Anglican Missions

Two facts worth noting:

1.  The Anglican Communion has planted indigenous churches in as many cultures as any other Christian tradition.

2.  The formal name of the historic branch of Anglicanism in the United States is the Domestic and Foreign Missionary Society of the Protestant Episcopal Church of America.

And a third:

3.  In the Nicene Creed, said weekly in worship, the Church is affirmed as “apostolic”.  The first definition of which is that which refers to having been sent out.  That is the same definition for the word “missionary”!


Anglican Christianity has historically been and is today in the Global Church, a biblical, evangelical, and missions-hearted community.  I rejoice that since the 1970’s a great number of organizations within The Episcopal Church, and now the Anglican Communion of North America and the Anglican Mission have blossomed to promote, support, and implement a renewed interest in cross-cultural missions and partnership with the Global Church.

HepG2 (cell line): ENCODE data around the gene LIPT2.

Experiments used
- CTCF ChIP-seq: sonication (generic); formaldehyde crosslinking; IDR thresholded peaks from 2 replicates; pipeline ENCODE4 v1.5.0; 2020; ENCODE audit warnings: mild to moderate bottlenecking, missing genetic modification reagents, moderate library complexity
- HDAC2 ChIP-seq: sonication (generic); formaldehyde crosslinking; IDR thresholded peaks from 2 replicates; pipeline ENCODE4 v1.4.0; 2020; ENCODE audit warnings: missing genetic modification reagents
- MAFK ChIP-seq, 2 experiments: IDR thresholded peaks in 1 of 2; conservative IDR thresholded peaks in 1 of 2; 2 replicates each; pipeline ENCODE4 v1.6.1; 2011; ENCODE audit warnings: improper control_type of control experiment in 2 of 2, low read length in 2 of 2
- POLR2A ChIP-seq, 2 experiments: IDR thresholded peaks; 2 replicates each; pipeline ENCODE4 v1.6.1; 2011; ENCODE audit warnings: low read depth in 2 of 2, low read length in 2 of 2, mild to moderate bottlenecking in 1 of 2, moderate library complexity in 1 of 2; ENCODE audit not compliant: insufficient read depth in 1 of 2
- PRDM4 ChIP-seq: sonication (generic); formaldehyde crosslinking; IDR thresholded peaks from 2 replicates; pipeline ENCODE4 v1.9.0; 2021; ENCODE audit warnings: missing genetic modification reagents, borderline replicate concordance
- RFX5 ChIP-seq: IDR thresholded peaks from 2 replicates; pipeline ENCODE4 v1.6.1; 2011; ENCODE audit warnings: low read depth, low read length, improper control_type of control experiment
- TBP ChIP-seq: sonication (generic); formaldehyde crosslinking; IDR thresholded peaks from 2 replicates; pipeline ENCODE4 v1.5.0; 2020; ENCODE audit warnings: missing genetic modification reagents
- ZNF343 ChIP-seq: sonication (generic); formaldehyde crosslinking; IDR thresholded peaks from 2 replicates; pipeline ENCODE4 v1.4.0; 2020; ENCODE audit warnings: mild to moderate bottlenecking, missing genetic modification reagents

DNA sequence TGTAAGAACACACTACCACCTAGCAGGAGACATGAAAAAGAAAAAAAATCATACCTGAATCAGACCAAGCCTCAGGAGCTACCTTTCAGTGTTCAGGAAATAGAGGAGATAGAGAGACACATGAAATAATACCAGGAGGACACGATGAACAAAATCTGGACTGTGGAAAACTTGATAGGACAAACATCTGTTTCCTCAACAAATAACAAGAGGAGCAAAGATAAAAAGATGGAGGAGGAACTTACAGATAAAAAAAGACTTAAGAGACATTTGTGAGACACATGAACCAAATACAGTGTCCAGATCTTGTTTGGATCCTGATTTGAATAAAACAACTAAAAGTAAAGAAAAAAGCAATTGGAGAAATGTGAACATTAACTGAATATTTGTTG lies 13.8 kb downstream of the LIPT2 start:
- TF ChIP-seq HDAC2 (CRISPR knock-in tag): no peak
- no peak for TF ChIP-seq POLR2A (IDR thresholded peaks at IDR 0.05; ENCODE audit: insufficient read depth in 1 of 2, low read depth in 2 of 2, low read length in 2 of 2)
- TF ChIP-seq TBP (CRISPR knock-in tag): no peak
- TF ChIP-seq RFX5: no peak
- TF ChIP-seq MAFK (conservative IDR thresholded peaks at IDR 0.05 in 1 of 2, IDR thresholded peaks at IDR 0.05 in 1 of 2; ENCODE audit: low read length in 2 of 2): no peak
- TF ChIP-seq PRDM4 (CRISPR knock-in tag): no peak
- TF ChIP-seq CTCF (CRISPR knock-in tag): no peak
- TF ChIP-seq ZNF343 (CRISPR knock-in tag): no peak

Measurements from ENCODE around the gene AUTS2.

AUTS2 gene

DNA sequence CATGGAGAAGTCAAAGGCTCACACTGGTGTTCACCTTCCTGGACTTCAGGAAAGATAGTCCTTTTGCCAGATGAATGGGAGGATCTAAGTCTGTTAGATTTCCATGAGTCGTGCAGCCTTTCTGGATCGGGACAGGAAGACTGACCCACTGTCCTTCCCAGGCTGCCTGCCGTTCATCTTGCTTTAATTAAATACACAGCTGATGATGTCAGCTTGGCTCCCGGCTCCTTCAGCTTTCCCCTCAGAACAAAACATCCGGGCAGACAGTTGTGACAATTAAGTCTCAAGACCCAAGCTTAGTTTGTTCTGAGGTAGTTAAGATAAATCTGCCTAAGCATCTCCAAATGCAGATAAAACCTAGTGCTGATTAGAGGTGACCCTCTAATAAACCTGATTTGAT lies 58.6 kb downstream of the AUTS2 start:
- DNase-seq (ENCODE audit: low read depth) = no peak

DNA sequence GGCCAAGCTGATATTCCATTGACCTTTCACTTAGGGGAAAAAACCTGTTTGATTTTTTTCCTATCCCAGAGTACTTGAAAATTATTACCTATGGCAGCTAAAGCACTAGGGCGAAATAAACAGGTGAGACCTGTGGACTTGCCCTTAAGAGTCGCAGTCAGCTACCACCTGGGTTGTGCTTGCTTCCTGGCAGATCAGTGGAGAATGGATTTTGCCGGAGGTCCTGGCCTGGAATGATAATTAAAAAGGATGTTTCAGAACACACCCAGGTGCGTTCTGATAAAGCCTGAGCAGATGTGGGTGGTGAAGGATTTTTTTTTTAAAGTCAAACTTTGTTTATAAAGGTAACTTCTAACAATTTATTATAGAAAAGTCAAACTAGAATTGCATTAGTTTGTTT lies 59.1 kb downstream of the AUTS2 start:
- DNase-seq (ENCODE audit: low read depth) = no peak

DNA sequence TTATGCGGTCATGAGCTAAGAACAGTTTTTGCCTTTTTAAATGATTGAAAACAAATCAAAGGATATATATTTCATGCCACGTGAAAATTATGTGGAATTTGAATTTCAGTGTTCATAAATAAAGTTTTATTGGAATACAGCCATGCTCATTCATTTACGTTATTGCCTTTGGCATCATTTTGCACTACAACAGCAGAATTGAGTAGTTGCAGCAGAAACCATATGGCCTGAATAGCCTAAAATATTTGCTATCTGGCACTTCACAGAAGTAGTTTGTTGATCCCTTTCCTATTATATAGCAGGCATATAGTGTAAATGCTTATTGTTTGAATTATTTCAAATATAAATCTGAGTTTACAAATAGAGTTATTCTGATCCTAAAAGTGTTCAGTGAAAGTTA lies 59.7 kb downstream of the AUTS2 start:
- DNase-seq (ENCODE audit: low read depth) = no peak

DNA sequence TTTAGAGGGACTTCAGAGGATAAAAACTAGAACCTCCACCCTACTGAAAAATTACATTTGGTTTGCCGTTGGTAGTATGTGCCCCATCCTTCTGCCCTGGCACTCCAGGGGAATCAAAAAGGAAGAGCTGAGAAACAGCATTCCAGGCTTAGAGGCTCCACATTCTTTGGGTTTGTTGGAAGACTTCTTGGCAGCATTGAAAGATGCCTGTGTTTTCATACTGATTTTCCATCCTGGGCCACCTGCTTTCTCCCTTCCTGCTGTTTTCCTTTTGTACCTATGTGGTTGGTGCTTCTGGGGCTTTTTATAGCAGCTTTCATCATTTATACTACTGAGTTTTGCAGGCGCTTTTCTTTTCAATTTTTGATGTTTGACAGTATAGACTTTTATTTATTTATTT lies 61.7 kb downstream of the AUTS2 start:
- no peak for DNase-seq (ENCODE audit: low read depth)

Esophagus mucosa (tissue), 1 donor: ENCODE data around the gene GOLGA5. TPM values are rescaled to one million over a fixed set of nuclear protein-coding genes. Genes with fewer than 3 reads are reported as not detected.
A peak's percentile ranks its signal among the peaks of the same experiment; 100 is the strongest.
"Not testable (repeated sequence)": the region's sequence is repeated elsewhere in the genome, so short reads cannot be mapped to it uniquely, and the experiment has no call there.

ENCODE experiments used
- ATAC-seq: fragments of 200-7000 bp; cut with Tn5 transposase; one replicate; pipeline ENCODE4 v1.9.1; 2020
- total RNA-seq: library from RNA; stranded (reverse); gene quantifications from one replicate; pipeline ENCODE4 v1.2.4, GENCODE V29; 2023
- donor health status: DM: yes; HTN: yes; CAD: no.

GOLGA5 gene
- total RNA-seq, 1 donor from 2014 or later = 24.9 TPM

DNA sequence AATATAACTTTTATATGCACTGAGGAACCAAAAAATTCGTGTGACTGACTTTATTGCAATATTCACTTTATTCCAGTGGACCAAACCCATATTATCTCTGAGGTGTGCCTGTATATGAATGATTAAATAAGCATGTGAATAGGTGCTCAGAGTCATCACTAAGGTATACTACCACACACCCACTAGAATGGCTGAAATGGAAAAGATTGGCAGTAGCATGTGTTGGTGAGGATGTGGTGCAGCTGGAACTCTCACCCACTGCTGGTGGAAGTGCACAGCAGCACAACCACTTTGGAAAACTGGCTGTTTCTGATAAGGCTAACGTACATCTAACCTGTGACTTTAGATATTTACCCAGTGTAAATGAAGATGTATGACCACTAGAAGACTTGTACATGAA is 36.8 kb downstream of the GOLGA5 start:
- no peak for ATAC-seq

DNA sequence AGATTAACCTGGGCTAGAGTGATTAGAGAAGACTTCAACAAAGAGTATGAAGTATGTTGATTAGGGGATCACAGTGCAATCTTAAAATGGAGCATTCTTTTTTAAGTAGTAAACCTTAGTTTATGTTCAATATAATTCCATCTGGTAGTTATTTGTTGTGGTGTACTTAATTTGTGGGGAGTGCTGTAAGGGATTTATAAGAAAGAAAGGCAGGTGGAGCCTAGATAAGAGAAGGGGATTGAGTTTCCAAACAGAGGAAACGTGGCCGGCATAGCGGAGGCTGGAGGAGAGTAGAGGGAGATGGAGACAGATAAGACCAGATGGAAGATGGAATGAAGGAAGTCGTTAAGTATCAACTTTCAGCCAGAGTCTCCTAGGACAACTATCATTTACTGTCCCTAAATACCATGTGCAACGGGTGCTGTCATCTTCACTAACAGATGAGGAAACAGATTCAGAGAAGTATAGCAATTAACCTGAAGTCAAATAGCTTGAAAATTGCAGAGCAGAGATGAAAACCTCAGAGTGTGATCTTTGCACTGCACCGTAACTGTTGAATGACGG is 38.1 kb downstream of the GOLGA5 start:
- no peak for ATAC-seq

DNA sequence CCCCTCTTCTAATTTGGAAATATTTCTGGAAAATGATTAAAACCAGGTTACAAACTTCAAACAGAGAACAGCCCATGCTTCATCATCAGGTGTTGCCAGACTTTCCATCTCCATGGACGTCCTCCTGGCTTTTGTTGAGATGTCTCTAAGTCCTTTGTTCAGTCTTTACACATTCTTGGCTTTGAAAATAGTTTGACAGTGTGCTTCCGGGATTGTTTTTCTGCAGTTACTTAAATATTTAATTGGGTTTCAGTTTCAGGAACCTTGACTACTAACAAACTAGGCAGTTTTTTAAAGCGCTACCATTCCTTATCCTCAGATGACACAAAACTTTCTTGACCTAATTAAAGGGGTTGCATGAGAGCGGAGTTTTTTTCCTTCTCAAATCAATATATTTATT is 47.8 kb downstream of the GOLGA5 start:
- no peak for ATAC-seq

In this blog and elsewhere, I will do my part to encourage all Anglicans, who know the power of Jesus’ death and resurrection, to engage in the adventure of a missionary faith.  Jesus, Himself, is perhaps the greatest missionary–having left the comforts of heaven to walk the dusty roads of Judea and Galilee, to sample the local fish, bread, and more, and to communicate the love and grace of His Father.  To be a believer and follower of Jesus is to have our own hearts shaped by His love for others and His missionary zeal.

No doubt, there are questions aplenty within the Anglican Communion these days.  Some involve discerning false teaching and devotion, while others involve seeking out the best ways to glorify Jesus Christ in the world today–among secular peoples in the west, among the various different Muslim peoples around the world, among Buddhists and Hindus in Asia, among the young facing a host of options in the ever expanding worlds of computers and global entertainment.

Our focus must therefore keep those outside the Church, and especially those outside the current reach of the Church, in view.  With the call to be generous with the Gospel as our starting place, the other Church matters will fall into perspective.   Onward then, to engage the adventure.


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